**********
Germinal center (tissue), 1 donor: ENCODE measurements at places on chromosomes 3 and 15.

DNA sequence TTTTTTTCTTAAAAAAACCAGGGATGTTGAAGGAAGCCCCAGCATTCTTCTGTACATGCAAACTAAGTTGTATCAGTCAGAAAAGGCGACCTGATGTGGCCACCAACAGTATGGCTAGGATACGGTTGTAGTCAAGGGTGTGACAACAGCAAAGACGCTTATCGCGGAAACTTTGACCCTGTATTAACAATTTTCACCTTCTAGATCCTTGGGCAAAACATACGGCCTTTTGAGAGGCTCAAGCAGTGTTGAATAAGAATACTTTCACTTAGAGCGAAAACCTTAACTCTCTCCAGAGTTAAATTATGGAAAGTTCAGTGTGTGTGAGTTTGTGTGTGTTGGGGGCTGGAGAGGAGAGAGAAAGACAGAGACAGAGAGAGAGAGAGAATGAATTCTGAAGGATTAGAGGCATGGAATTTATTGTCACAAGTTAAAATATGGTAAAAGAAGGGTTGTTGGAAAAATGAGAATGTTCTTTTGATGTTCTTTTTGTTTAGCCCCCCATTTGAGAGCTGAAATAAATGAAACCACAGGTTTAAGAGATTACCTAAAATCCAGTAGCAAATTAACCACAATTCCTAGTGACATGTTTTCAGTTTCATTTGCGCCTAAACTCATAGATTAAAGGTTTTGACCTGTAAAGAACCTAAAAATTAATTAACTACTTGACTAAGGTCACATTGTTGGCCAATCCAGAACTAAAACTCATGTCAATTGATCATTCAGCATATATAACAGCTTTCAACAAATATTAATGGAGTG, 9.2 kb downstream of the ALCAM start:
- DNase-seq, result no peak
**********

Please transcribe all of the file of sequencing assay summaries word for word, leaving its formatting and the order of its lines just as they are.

Germinal center (tissue), 1 donor: ENCODE measurements at places on chromosomes 3 and 15.

DNA sequence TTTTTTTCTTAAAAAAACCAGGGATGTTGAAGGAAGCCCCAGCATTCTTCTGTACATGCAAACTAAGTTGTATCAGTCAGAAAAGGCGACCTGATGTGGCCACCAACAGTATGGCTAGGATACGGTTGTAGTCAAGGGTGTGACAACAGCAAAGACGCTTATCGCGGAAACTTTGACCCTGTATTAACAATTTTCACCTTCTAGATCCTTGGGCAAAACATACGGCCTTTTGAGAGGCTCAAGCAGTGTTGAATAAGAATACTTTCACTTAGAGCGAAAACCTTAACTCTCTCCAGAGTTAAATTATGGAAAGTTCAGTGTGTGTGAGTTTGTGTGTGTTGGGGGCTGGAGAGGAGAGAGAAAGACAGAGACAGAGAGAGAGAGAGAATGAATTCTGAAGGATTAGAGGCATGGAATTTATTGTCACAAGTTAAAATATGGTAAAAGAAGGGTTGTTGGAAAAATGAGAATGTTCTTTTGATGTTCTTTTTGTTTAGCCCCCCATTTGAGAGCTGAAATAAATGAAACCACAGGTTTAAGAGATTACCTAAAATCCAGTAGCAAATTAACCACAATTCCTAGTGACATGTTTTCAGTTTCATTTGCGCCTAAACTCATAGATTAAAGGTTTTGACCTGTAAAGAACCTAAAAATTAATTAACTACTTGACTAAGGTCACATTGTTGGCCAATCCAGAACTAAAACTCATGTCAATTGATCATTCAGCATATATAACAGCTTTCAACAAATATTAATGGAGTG, 9.2 kb downstream of the ALCAM start:
- DNase-seq, result no peak